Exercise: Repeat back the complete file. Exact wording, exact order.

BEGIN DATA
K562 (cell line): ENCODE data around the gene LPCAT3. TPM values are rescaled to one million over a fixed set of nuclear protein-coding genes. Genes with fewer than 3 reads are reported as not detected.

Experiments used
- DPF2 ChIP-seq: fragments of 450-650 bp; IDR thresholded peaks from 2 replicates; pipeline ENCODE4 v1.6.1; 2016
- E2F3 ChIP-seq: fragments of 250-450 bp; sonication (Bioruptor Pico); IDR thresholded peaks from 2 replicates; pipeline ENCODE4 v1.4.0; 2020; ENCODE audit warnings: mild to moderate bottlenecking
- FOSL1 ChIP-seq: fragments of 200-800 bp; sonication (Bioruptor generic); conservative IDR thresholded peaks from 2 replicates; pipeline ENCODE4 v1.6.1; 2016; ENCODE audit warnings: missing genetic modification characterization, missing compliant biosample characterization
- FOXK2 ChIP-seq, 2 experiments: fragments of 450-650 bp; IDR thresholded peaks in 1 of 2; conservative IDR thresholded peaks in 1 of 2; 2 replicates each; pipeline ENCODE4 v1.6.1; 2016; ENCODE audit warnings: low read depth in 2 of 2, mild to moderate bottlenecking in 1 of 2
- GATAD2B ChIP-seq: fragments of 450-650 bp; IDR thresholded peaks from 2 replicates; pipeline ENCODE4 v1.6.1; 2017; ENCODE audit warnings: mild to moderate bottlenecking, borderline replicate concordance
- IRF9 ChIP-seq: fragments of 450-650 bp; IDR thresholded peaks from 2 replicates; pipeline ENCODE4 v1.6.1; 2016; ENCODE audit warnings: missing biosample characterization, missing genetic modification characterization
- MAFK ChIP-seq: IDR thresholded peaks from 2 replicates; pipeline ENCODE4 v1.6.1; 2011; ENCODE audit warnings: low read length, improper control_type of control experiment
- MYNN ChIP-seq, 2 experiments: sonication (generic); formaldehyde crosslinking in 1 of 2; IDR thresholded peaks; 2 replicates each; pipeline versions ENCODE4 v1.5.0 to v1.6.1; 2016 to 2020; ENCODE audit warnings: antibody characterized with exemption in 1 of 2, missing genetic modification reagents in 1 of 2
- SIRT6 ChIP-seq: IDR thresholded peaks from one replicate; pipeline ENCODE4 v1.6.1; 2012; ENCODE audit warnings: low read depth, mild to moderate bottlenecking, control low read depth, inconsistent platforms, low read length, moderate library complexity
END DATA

K562 (cell line): ENCODE data around the gene LPCAT3. TPM values are rescaled to one million over a fixed set of nuclear protein-coding genes. Genes with fewer than 3 reads are reported as not detected.

Experiments used
- DPF2 ChIP-seq: fragments of 450-650 bp; IDR thresholded peaks from 2 replicates; pipeline ENCODE4 v1.6.1; 2016
- E2F3 ChIP-seq: fragments of 250-450 bp; sonication (Bioruptor Pico); IDR thresholded peaks from 2 replicates; pipeline ENCODE4 v1.4.0; 2020; ENCODE audit warnings: mild to moderate bottlenecking
- FOSL1 ChIP-seq: fragments of 200-800 bp; sonication (Bioruptor generic); conservative IDR thresholded peaks from 2 replicates; pipeline ENCODE4 v1.6.1; 2016; ENCODE audit warnings: missing genetic modification characterization, missing compliant biosample characterization
- FOXK2 ChIP-seq, 2 experiments: fragments of 450-650 bp; IDR thresholded peaks in 1 of 2; conservative IDR thresholded peaks in 1 of 2; 2 replicates each; pipeline ENCODE4 v1.6.1; 2016; ENCODE audit warnings: low read depth in 2 of 2, mild to moderate bottlenecking in 1 of 2
- GATAD2B ChIP-seq: fragments of 450-650 bp; IDR thresholded peaks from 2 replicates; pipeline ENCODE4 v1.6.1; 2017; ENCODE audit warnings: mild to moderate bottlenecking, borderline replicate concordance
- IRF9 ChIP-seq: fragments of 450-650 bp; IDR thresholded peaks from 2 replicates; pipeline ENCODE4 v1.6.1; 2016; ENCODE audit warnings: missing biosample characterization, missing genetic modification characterization
- MAFK ChIP-seq: IDR thresholded peaks from 2 replicates; pipeline ENCODE4 v1.6.1; 2011; ENCODE audit warnings: low read length, improper control_type of control experiment
- MYNN ChIP-seq, 2 experiments: sonication (generic); formaldehyde crosslinking in 1 of 2; IDR thresholded peaks; 2 replicates each; pipeline versions ENCODE4 v1.5.0 to v1.6.1; 2016 to 2020; ENCODE audit warnings: antibody characterized with exemption in 1 of 2, missing genetic modification reagents in 1 of 2
- SIRT6 ChIP-seq: IDR thresholded peaks from one replicate; pipeline ENCODE4 v1.6.1; 2012; ENCODE audit warnings: low read depth, mild to moderate bottlenecking, control low read depth, inconsistent platforms, low read length, moderate library complexity